I've had many dogs that had never set foot in a house before through my doors - some abused, some not. Some take to it easily, others don't. We have to remember that every single little thing is new and unknown to them - the sound of the washing machine, a toilet flushing, the fridge accidentally slamming shut and the jars rattle... I've always found it helpful to allow them to be somewhere where they can observe from a safe distance. I also found it tremendously helpful if there are other animals interacting in the "scene".

Be careful not to overwhelm her even out of the best of intentions. Let her set the pace of progress and be ready for set-backs, because they will happen. As callous as it sounds, you need to bear in mind that direct attention will be scary for her. Keep it low-key until she seeks more.

Her young age is on both your sides.

Let us know how she gets on.
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Old 06-21-2009, 05:44 AM
 
4,130 posts, read 13,307,278 times
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Quote:
Originally Posted by Keeper View Post
I am adopting an 8 mo. old weimaraner who was turned in to the SPCA by the owner of a puppy mill. She is very scared since all she has ever known is a cage and yelling and kicking of her pen from the owner or so I was told by the SPCA. They were going to have to put her down if I didn't take her. Of course, I couldn't let that happen...I drove 2 hours to the SPCA make sure she would get a chance.
She is a beautiful BIG girl but want to make her transition as smooth as possible.
They said she gets along well with other dogs and ignores the cats, that is the good news. She seems to be more comfortable in a kennel so I need some ideas on how to transition her to be part of my family.
Anyone here had to deal with a puppy treated badly.
I must have missed this, how is she doing now? Saw her photo and it looks like she's getting along well w/ your other 2.

For anyone w/ a newly adopted dog who may have come from not a great bkground (puppymill or otherwise), would just suggest going underneath a bit to pet them rather than reaching over their heads (which might be perceived as threatening to them). Even something as innocent as petting a small dog who's being held could make them a bit defensive if they don't know you (and that would pertain to any dog from any background, they c/b insecure for whatever reason etc, maybe their surroundings that day, not feeling well etc, you don't want them to snap at you). Just a couple of thoughts -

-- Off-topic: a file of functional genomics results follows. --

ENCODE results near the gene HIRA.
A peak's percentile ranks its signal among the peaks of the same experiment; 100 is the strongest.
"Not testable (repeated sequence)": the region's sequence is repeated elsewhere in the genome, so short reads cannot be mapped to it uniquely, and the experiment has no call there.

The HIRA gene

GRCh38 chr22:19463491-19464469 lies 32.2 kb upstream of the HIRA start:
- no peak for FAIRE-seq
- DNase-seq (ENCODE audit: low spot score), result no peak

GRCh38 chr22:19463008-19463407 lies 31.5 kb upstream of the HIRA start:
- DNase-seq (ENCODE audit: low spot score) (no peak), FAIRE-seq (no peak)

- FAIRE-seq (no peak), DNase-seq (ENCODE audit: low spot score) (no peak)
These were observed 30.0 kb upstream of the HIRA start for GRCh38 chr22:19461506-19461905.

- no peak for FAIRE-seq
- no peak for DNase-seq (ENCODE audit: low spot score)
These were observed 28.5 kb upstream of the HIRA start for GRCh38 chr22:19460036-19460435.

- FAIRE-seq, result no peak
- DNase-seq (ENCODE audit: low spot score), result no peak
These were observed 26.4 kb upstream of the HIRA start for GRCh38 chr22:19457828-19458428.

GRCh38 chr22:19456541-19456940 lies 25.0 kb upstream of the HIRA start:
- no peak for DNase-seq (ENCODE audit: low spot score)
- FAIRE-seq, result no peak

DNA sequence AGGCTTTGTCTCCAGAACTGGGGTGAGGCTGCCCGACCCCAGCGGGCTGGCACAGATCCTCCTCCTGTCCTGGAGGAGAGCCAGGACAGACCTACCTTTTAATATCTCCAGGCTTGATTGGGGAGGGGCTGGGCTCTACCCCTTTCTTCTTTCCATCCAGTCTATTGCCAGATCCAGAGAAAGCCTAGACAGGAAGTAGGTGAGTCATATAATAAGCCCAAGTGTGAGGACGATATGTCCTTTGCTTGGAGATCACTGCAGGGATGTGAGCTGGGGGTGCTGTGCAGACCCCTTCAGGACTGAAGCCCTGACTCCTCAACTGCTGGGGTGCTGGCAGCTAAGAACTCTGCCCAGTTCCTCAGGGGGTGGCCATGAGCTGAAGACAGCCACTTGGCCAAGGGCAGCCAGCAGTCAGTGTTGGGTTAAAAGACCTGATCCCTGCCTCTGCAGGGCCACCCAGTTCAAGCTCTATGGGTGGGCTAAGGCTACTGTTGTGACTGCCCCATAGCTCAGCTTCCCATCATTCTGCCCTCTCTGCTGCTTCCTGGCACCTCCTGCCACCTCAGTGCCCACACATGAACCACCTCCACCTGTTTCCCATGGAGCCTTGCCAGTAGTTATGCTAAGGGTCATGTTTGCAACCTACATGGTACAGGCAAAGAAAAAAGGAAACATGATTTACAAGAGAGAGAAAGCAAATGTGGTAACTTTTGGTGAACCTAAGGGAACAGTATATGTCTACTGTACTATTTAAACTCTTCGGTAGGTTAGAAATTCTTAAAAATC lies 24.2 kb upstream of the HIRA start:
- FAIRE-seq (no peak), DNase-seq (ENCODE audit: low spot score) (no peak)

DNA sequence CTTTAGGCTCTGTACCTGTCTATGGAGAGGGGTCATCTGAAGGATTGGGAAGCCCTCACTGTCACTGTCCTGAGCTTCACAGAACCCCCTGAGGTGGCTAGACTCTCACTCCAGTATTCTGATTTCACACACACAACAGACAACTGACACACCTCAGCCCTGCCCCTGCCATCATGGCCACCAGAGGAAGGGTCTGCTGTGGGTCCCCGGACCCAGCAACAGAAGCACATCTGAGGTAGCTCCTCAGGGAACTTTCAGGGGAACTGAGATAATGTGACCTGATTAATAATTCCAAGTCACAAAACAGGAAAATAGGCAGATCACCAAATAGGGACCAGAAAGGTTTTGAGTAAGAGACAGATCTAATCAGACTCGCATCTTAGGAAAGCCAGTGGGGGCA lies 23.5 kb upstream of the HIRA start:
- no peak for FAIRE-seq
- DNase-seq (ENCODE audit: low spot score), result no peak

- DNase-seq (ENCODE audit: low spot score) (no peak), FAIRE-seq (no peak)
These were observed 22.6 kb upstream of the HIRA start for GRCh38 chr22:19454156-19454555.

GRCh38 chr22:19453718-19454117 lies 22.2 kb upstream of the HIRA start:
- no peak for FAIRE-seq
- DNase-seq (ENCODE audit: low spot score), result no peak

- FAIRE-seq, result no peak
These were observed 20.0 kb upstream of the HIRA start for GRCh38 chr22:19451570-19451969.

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Old 06-21-2009, 07:25 AM
 
7,079 posts, read 34,523,205 times
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Quote:
Originally Posted by Honeycrisp View Post
For anyone w/ a newly adopted dog who may have come from not a great bkground (puppymill or otherwise), would just suggest going underneath a bit to pet them rather than reaching over their heads (which might be perceived as threatening to them). Even something as innocent as petting a small dog who's being held could make them a bit defensive if they don't know you (and that would pertain to any dog from any background, they c/b insecure for whatever reason etc, maybe their surroundings that day, not feeling well etc, you don't want them to snap at you).
An EXCELLENT point. Actually MOST dogs, maltreated or not, do NOT like being touched on the head! They get used to often, or, like my pug, never do, but prefer to be approached from below!

See Turid Rugaas' EXCELLENT Calming Signals site! Turid Rugaas - Calming Signals Community
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Old 06-22-2009, 09:33 AM
 
Location: Visitation between Wal-Mart & Home Depot
8,309 posts, read 34,395,048 times
Reputation: 7084
Quote:
Originally Posted by Keeper View Post
I am adopting an 8 mo. old weimaraner who was turned in to the SPCA by the owner of a puppy mill. She is very scared since all she has ever known is a cage and yelling and kicking of her pen from the owner or so I was told by the SPCA. They were going to have to put her down if I didn't take her. Of course, I couldn't let that happen...I drove 2 hours to the SPCA make sure she would get a chance.
She is a beautiful BIG girl but want to make her transition as smooth as possible.
They said she gets along well with other dogs and ignores the cats, that is the good news. She seems to be more comfortable in a kennel so I need some ideas on how to transition her to be part of my family.
Anyone here had to deal with a puppy treated badly.
You have a difficult balancing act to execute. You can't make this into a pity-party, but you can't force the dog to do anything or introduce the dog to anything traumatic.

Your introduction needs to be extremely low-key. If you can get the dog worn out with a jog or a long walk before she meets the family that is good. This may be tricky because a long walk may be a bit traumatic - you may have to get creative for some exercise beforehand. I think that high pitched "Ooooh! Hi! Come here! It's ok!" is exactly wrong for the first intro in this case. Have everyone ignore the dog, let her investigate the scene at her own pace. If she starts getting excited and boisterous, intensify your ignoring. Curious but cautious sniffing is good. Make sure you have a large supply of sought-after treats at the ready and administer whenever the dog is looking mellow and un-afraid. You only get one chance at a first intro. This is important because you are telling the dog exactly what is expected of her and exactly how she should act. If you reward or stimulate anything other than exactly what you want, you get something other than exactly what you want (obviously) and it will never be easier to set the rules.

Good luck, you have a good soul.

EDIT: Nevermind - I just saw that this thread is 2 years old.

How about an update?